Tennessee Valley Railroad Museum, one of the sacred places of American railway preservation, recently celebrated its 60th anniversary with special operations of legendary Southern Railway steam locomotives Nos. 4501 and 630 and night photo sessions.
Sol S. Tucker photographed the activities for Trains the weekend of Oct. 23 and 24. Nos. 4501 and 630 pulled Missionary Ridge local trains. Night photos featured Tennessee Alabama & Georgia GP38 No. 80, Southern GP30 No. 2594, Southern GP38-2 No. 5000, and Southern E8 No. 6914.
The organization began with two friends in Chattanooga.
Paul Merriman and Robert Soule spent their free time in the early 1960s chasing after the last of steam short lines of the South. They acquired locomotives and shared their plans with like-minded friends, leading to the formation of the Tennessee Valley Railroad Museum in 1961. The museum gained a solid foothold a few years later when Southern 2-8-2 No. 4501 headed mainline excursions on Southern Railway, and has grown to become one of the finest operating museums in the country. No. 4501 and Southern Railway 2-8-0 No. 630 steam on a 3-mile ride over former Southern Railway trackage.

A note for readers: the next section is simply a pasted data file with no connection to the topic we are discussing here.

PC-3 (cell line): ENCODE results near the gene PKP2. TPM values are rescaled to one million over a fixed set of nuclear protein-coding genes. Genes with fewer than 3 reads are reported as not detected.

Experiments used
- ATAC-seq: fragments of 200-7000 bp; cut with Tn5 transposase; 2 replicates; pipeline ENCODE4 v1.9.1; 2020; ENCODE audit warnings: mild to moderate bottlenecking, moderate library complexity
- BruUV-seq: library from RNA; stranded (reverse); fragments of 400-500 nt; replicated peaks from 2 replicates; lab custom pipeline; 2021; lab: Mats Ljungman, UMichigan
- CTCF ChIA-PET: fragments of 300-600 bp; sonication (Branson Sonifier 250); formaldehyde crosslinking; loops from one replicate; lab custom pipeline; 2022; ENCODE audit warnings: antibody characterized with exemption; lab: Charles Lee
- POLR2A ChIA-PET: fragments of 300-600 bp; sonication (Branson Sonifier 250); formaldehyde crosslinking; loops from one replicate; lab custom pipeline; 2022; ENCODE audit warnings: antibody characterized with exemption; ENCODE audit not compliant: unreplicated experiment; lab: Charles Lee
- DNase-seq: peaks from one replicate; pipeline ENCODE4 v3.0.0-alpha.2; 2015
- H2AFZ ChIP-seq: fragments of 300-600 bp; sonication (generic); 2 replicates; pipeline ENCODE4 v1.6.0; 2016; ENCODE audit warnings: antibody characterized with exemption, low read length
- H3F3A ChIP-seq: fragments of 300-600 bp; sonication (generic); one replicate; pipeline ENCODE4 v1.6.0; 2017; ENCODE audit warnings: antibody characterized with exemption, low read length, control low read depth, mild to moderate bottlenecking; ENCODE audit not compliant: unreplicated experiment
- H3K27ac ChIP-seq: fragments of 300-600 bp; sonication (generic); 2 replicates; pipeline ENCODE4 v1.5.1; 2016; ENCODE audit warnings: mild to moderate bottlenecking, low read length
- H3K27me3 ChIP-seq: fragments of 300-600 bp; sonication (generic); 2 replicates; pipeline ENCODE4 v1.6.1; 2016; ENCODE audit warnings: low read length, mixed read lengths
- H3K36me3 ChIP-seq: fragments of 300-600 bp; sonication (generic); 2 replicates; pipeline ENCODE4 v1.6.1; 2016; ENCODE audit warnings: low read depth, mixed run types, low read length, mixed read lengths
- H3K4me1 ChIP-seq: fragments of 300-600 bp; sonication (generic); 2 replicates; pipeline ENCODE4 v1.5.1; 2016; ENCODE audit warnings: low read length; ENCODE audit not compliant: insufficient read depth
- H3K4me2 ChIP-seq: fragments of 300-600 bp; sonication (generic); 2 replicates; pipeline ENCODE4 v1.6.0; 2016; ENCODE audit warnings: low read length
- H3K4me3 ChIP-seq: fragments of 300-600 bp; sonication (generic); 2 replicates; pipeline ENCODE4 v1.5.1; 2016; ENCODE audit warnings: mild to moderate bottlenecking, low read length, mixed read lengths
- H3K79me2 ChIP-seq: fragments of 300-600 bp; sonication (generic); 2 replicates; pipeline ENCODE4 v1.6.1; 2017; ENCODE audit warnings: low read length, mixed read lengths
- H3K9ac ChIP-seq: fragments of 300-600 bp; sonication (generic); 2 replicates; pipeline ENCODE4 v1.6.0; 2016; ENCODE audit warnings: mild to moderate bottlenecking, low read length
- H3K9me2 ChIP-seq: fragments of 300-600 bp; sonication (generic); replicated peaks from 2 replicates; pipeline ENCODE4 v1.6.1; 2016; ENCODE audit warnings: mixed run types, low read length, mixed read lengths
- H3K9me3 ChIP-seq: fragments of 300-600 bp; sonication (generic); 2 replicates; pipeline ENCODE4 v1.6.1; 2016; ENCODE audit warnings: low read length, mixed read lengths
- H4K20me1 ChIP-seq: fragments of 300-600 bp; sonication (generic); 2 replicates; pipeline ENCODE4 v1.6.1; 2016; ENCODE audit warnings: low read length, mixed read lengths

Tennessee Valley also debuted its new exhibit building near the Grand Junction depot with a history of the museum. This building, along with rolling stock displays at Grand Junction, will keep the museum open for visitors even on days when the trains are not running.
Museum President Tim Andrews say the events “are the start of 12 months of celebrations at the Tennessee Valley Railroad Museum, with special events each month until a grand culmination in September 2022.” Future plans include getting much of the collection under roofs, he said. “We can’t wait to see what the next 60 years bring!”
For additional information and schedules, visit the museum website. — Sol S. Tucker, Kevin Gilliam, and Jim Wrinn